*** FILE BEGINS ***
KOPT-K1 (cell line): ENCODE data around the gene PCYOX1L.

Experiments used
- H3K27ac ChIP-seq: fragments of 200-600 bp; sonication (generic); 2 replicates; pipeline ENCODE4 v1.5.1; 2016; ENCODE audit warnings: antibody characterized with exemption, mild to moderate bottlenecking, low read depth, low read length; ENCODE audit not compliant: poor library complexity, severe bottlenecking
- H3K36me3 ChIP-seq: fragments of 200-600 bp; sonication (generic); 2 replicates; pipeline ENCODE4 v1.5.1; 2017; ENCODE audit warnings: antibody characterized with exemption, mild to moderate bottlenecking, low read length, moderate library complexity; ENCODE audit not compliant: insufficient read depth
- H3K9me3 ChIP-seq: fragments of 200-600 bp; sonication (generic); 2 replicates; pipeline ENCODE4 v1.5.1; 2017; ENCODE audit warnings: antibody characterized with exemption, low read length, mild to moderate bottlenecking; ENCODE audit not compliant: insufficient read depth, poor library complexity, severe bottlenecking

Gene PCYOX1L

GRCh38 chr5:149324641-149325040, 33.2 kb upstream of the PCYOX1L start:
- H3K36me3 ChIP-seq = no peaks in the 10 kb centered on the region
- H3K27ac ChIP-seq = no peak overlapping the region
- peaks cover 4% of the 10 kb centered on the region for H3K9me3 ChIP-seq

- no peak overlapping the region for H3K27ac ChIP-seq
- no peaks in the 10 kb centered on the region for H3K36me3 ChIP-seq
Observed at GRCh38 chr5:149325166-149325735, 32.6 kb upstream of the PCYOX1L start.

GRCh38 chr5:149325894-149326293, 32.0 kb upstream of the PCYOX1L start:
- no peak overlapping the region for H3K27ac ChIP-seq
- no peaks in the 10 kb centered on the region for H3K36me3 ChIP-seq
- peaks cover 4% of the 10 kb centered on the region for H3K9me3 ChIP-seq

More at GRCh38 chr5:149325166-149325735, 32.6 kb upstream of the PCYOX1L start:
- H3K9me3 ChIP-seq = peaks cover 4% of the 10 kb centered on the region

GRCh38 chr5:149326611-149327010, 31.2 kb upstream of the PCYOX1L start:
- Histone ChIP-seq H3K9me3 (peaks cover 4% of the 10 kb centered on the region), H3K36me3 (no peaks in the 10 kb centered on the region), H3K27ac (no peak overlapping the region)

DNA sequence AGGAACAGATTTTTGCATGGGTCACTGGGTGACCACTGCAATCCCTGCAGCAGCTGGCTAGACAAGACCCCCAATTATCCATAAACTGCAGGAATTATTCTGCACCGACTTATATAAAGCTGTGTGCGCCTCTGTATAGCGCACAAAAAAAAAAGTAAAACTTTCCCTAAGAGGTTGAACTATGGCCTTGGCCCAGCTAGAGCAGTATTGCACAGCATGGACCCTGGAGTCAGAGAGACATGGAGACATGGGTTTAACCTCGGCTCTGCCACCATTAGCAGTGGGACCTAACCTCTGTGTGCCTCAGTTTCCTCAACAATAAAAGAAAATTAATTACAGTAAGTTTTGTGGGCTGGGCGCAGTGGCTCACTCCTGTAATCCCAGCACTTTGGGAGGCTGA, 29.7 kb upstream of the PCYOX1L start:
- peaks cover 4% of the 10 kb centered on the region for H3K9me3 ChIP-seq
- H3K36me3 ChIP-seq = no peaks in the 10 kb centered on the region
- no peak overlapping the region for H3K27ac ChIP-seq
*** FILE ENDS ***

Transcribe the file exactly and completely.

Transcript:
KOPT-K1 (cell line): ENCODE data around the gene PCYOX1L.

Experiments used
- H3K27ac ChIP-seq: fragments of 200-600 bp; sonication (generic); 2 replicates; pipeline ENCODE4 v1.5.1; 2016; ENCODE audit warnings: antibody characterized with exemption, mild to moderate bottlenecking, low read depth, low read length; ENCODE audit not compliant: poor library complexity, severe bottlenecking
- H3K36me3 ChIP-seq: fragments of 200-600 bp; sonication (generic); 2 replicates; pipeline ENCODE4 v1.5.1; 2017; ENCODE audit warnings: antibody characterized with exemption, mild to moderate bottlenecking, low read length, moderate library complexity; ENCODE audit not compliant: insufficient read depth
- H3K9me3 ChIP-seq: fragments of 200-600 bp; sonication (generic); 2 replicates; pipeline ENCODE4 v1.5.1; 2017; ENCODE audit warnings: antibody characterized with exemption, low read length, mild to moderate bottlenecking; ENCODE audit not compliant: insufficient read depth, poor library complexity, severe bottlenecking

Gene PCYOX1L

GRCh38 chr5:149324641-149325040, 33.2 kb upstream of the PCYOX1L start:
- H3K36me3 ChIP-seq = no peaks in the 10 kb centered on the region
- H3K27ac ChIP-seq = no peak overlapping the region
- peaks cover 4% of the 10 kb centered on the region for H3K9me3 ChIP-seq

- no peak overlapping the region for H3K27ac ChIP-seq
- no peaks in the 10 kb centered on the region for H3K36me3 ChIP-seq
Observed at GRCh38 chr5:149325166-149325735, 32.6 kb upstream of the PCYOX1L start.

GRCh38 chr5:149325894-149326293, 32.0 kb upstream of the PCYOX1L start:
- no peak overlapping the region for H3K27ac ChIP-seq
- no peaks in the 10 kb centered on the region for H3K36me3 ChIP-seq
- peaks cover 4% of the 10 kb centered on the region for H3K9me3 ChIP-seq

More at GRCh38 chr5:149325166-149325735, 32.6 kb upstream of the PCYOX1L start:
- H3K9me3 ChIP-seq = peaks cover 4% of the 10 kb centered on the region

GRCh38 chr5:149326611-149327010, 31.2 kb upstream of the PCYOX1L start:
- Histone ChIP-seq H3K9me3 (peaks cover 4% of the 10 kb centered on the region), H3K36me3 (no peaks in the 10 kb centered on the region), H3K27ac (no peak overlapping the region)

DNA sequence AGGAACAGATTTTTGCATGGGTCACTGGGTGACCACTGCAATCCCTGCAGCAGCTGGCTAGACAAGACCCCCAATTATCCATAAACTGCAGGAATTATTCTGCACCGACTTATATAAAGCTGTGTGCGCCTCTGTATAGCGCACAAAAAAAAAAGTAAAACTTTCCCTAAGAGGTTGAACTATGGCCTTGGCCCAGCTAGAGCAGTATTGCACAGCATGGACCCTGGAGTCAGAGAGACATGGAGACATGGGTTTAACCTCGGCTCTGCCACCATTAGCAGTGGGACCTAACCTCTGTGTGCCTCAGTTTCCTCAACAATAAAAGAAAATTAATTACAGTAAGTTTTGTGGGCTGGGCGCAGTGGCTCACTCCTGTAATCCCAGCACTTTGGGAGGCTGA, 29.7 kb upstream of the PCYOX1L start:
- peaks cover 4% of the 10 kb centered on the region for H3K9me3 ChIP-seq
- H3K36me3 ChIP-seq = no peaks in the 10 kb centered on the region
- no peak overlapping the region for H3K27ac ChIP-seq